On Tuesday, Twitter user @yrfatfriend (Your Fat Friend) tweeted a thread about what it's like to fly "as a very fat person," and it went viral.
"I hadn't written about what happens when I follow all the rules that are laid out for fat people. Because even when I do, I'm still at significant risk," she told BuzzFeed.
Her first step was researching the airline's customer-of-size policy, which requires her to buy a second seat — whether it's available or not. If it's unavailable, she will still be charged.
@yrfatfriend also had to bring her own seatbelt extender, which is sometimes confiscated by TSA.
She said she isn't embarrassed to ask for an extender, but she does worry about others complaining. When they do, more passengers usually do, and she will often be "reseated, charged double, or escorted off the plane, stranded" — sometimes with no refund.
When there is a complaint — which she said happens 50% of the time — her body is openly discussed.
For this flight, @yrfatfriend bought a first-class ticket — which was $900 more than a coach ticket — because seats are wider. The tray table didn't fit around her, however, which meant she could not do work or eat the first-class meal she paid for.
She also can't request anything on the flight because she doesn't want the flight attendant reaching over her, since it might disturb her neighbor.
No one complained about her on this flight. But, six years ago, @yrfatfriend said the man sitting next to her complained about her to the flight attendant.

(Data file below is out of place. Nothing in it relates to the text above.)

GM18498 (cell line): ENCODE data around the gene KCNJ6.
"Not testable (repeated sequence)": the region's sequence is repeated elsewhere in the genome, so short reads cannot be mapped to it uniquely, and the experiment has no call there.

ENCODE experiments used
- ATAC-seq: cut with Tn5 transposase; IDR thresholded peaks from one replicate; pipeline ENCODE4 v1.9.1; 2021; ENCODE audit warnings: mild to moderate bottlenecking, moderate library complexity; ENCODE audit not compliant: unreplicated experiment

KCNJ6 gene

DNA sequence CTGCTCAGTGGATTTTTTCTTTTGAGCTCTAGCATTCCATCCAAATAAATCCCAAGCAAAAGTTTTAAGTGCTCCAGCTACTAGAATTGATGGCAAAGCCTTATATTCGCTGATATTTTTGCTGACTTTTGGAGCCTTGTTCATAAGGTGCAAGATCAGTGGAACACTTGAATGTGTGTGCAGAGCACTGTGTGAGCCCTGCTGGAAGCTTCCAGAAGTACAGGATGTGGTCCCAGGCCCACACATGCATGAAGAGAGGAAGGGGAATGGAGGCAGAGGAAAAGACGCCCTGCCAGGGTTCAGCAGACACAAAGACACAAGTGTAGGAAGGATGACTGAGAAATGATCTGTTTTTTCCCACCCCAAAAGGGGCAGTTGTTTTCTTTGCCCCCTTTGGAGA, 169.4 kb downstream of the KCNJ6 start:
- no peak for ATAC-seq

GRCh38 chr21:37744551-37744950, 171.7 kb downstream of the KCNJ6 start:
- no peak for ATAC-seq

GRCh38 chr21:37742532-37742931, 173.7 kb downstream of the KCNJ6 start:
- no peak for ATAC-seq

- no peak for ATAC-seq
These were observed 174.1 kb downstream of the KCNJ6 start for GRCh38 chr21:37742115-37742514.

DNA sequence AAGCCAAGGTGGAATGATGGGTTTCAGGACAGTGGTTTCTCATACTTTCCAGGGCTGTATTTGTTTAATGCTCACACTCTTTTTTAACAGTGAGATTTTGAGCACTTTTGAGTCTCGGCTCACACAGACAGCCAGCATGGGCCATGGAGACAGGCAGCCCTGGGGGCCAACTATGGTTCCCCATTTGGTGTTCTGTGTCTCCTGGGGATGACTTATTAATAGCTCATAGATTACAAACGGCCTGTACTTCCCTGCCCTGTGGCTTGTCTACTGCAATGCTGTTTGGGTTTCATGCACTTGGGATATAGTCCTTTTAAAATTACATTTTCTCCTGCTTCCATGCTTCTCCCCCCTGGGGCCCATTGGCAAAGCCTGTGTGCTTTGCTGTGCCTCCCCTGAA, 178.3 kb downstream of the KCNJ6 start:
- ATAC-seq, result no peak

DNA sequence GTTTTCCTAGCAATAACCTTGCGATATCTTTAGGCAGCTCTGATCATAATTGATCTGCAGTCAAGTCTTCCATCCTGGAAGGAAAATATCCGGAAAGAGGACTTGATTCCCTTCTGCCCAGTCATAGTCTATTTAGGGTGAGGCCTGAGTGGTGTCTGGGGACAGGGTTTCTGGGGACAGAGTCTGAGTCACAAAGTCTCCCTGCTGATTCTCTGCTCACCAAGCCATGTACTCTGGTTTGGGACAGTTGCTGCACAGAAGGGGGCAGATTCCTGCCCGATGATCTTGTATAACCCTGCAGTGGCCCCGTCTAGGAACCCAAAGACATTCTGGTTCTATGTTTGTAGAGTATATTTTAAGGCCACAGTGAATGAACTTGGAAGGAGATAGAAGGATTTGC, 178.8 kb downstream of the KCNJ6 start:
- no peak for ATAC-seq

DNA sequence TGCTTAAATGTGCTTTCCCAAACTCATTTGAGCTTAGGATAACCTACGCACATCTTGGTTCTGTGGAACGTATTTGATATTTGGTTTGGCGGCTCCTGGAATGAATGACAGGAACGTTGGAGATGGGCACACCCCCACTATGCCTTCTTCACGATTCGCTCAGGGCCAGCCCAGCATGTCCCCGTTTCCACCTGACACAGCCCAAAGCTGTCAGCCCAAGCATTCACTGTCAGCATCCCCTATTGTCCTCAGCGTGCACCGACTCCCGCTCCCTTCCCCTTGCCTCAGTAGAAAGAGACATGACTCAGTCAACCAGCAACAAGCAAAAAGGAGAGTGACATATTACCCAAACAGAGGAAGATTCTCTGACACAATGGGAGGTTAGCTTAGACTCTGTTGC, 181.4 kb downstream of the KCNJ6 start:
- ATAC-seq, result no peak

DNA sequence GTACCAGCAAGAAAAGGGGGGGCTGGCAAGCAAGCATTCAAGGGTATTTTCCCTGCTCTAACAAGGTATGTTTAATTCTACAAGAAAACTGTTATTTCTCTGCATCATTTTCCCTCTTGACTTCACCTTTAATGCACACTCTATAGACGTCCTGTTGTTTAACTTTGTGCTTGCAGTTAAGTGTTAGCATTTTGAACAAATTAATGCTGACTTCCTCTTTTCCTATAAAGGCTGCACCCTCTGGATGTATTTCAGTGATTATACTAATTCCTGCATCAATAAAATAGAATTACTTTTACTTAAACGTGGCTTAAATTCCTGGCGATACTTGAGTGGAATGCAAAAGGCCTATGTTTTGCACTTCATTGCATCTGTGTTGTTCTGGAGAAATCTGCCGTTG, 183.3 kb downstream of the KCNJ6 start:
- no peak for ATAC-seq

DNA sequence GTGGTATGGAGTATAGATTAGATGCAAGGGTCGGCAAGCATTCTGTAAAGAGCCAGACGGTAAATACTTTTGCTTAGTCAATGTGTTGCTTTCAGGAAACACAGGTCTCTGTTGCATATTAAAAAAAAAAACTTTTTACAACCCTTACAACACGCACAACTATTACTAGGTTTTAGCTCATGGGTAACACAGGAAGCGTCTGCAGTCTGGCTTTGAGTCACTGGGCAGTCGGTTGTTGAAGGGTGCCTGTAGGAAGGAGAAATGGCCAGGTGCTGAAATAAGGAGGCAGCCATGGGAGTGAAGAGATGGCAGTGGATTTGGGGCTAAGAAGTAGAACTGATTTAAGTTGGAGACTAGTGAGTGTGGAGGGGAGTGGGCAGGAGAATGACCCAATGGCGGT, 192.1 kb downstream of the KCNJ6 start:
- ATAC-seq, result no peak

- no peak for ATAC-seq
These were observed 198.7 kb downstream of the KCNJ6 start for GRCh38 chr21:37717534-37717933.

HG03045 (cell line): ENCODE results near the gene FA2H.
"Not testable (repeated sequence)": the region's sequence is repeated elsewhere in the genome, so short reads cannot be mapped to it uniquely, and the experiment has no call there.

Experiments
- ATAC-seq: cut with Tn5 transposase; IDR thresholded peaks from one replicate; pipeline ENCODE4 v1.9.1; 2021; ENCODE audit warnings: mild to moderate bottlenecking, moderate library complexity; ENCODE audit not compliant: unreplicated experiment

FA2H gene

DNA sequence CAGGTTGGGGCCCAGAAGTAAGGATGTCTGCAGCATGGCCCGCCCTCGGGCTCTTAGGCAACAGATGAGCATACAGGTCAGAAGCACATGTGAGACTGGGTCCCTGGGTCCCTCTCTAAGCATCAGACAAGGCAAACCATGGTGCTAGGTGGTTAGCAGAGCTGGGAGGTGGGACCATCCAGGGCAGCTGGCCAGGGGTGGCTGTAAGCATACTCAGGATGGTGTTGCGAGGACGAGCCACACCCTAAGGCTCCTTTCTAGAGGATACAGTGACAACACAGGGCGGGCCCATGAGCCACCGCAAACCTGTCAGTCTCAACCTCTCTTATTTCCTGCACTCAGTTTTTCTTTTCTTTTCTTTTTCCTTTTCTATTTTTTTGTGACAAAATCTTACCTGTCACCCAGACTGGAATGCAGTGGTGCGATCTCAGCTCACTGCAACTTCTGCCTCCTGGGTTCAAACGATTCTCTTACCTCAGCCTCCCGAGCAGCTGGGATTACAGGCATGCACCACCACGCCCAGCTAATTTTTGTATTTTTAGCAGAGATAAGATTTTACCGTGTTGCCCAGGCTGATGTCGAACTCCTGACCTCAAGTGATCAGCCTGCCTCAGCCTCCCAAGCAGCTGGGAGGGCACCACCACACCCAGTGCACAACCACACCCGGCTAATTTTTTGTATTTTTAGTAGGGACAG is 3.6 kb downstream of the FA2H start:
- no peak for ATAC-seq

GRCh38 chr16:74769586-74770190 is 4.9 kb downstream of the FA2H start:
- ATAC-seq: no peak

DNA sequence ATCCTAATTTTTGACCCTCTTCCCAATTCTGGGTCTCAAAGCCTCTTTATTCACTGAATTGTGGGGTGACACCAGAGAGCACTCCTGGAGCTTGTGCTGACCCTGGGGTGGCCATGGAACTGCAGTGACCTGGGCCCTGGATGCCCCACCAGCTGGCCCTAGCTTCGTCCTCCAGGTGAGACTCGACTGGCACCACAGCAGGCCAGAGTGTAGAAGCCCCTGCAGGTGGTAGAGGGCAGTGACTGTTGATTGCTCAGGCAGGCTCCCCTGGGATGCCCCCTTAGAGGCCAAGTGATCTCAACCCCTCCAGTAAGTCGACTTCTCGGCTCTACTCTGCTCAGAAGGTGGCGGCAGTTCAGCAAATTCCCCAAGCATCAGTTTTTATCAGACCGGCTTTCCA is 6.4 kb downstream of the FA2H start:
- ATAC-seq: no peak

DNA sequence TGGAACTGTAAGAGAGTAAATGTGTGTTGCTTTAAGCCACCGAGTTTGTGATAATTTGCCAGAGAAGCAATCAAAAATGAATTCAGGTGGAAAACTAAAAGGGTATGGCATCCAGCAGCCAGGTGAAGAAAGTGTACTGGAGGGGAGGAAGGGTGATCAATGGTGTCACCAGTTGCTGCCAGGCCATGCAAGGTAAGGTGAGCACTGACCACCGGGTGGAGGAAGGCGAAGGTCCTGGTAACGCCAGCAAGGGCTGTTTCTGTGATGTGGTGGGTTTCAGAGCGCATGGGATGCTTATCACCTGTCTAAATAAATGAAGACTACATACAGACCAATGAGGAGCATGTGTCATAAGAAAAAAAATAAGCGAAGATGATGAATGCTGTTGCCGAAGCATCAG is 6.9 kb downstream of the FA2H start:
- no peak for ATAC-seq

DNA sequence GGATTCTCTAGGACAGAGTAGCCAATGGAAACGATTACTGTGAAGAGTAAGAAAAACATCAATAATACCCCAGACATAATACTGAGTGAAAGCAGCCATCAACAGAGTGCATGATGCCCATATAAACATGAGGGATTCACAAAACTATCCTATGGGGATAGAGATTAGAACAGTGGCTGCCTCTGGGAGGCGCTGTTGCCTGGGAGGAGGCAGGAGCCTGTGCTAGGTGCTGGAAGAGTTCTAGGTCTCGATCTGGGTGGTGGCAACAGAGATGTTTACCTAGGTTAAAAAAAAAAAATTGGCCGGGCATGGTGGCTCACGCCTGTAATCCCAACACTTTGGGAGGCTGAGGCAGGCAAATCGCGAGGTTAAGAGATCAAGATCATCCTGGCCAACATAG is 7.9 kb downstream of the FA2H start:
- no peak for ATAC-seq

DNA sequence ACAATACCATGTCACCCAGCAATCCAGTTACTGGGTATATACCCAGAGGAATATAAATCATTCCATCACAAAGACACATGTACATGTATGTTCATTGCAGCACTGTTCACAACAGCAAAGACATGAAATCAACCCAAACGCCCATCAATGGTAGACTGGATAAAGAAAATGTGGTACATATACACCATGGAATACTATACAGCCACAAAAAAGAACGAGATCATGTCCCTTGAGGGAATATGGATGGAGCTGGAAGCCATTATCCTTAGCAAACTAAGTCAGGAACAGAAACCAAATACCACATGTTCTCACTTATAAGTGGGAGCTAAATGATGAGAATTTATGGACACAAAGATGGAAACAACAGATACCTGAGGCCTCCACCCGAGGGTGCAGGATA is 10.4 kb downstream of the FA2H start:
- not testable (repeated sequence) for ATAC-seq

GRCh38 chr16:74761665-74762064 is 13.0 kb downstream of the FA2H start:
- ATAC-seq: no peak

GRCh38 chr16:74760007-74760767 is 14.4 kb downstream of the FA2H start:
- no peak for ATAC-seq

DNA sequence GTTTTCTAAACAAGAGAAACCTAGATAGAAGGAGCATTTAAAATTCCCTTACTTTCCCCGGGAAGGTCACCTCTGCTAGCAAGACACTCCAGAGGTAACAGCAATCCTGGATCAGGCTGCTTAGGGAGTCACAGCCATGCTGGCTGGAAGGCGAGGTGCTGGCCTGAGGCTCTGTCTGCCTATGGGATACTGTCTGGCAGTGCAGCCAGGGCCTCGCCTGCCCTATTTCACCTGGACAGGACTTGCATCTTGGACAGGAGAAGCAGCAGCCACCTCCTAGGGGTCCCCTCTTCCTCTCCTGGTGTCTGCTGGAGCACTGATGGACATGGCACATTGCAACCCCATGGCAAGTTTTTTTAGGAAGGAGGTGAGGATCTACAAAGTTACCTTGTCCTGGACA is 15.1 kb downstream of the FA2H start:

And then he came back and said, "This is for your comfort. It'll be better for both of us."
She was humiliated.
No one acknowledged her for the rest of the flight — including the flight attendant. She said no one spoke up and stood up for her.
At the end of the flight, the man who complained said this:
After that flight, @yrfatfriend didn't fly for a year and a half. Despite the incident, she continues to fly — for her family, for her job, and because she won't let others' perceptions of her body control it.
@yrfatfriend said she hopes her story will make people show some compassion. "I'm hopeful that when [people] hear about what it's like to fly as a fat person, they're able to extend a little more compassion, a little less judgment, and that they're willing to think more carefully about airlines' roles in making flying challenging for all of us — fat and thin," she said.
Thank you for sharing your story, @yrfatfriend. You can read the full thread here!
Additional reporting from Delaney Strunk.